Patterns and Predictors of Air Cleaner Adherence Among Adults with COPD

Wendy Lorizio, Han Woo, Meredith C. McCormack, Chen Liu, Nirupama Putcha, Megan Wood, Timothy Green, Parisa Kaviany, Daniel Belz, Ashraf Fawzy, Sara Carson, Michelle N. Eakin, Kirsten Koehler, Nadia N. Hansel

Research output: Contribution to journalArticlepeer-review


Rationale: Poor indoor air quality has been associated with worse chronic obstructive pulmonary disease (COPD) morbidity. In-home portable air cleaners reduce indoor pollutants and could improve respiratory health. Factors associated with air cleaner adherence among adults with COPD remains unknown. Methods: In a 6-month trial of former smokers with COPD, participants (n=116) received active or sham portable air cleaners. Air cleaner adherence was measured by electronic monitors. Potential baseline predictors of adherence included individual factors (demographics, socioeconomic status, smoking history, psychological well-being), COPD disease severity, and housing characteristics. Time and season were also considered. Stepwise logistic regression and longitudinal fixed effect analysis were performed to assess independent predictors of adherence. Results: A total of 109 participants had an objective measure of adherence, and 76.1% used at least 1 air cleaner 80% of the time (defined a priori as adherent). Higher annual household income ≥$35,000 (odds ratio [OR]=4.4, 95% confidence interval [CI], 1.1-18.0) and use of heat pump/electricity (versus gas) for heating (OR=6.1, 95%CI, 1.7-22.4) were associated with higher odds of adherence. Further, poor quality of life (St George's Respiratory Questionnaire, per 10-point increase) and prior year exacerbations were associated with lower odds of adherence (OR=0.65, 95%CI, 0.4-1.0) and (OR=0.26, 95%CI, 0.1-0.9), respectively. Adherence was highest during the first month and lower during winter compared to other seasons. Conclusion: These findings suggest that cold weather season, use of gas for home heating, and lower annual income negatively impact adherence. Poor quality of life and worse disease control may also decrease adherence. Addressing factors associated with air cleaner adherence should be considered when designing future environmental studies.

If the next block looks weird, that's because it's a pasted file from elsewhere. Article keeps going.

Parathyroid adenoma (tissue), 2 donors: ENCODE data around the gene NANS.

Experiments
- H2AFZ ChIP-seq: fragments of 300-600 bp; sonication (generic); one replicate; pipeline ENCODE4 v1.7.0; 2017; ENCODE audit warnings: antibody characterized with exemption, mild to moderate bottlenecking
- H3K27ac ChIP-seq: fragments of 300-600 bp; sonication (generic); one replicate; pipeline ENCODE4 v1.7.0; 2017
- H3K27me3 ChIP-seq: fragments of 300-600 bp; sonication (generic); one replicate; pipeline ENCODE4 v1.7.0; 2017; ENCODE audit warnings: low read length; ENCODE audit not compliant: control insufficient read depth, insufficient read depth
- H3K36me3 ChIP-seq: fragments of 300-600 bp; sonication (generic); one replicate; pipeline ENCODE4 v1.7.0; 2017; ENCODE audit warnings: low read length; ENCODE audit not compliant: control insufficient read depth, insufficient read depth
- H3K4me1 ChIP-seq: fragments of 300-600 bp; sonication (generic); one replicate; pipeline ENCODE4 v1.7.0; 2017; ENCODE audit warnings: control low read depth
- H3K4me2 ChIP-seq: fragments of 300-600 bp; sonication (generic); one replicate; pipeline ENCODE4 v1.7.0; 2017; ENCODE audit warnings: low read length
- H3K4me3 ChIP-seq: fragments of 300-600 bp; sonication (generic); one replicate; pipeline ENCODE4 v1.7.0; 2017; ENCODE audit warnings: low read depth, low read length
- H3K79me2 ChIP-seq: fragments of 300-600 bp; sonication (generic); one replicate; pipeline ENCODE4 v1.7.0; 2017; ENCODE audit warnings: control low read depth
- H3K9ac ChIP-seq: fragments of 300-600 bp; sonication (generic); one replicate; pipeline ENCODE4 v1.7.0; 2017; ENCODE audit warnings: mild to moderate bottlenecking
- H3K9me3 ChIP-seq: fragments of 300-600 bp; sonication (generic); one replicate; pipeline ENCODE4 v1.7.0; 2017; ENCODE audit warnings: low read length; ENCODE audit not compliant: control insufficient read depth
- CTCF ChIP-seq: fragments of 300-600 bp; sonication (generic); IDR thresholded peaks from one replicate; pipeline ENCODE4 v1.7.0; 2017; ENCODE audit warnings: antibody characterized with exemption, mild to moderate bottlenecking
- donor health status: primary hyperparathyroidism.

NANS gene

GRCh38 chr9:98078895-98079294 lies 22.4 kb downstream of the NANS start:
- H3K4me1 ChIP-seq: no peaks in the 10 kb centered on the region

Original languageEnglish (US)
Pages (from-to)366-376
Number of pages11
JournalChronic Obstructive Pulmonary Diseases
Issue number3
StatePublished - 2022


  • COPD
  • HEPA filters
  • adherence
  • air cleaners
  • predictors

ASJC Scopus subject areas

  • Pulmonary and Respiratory Medicine


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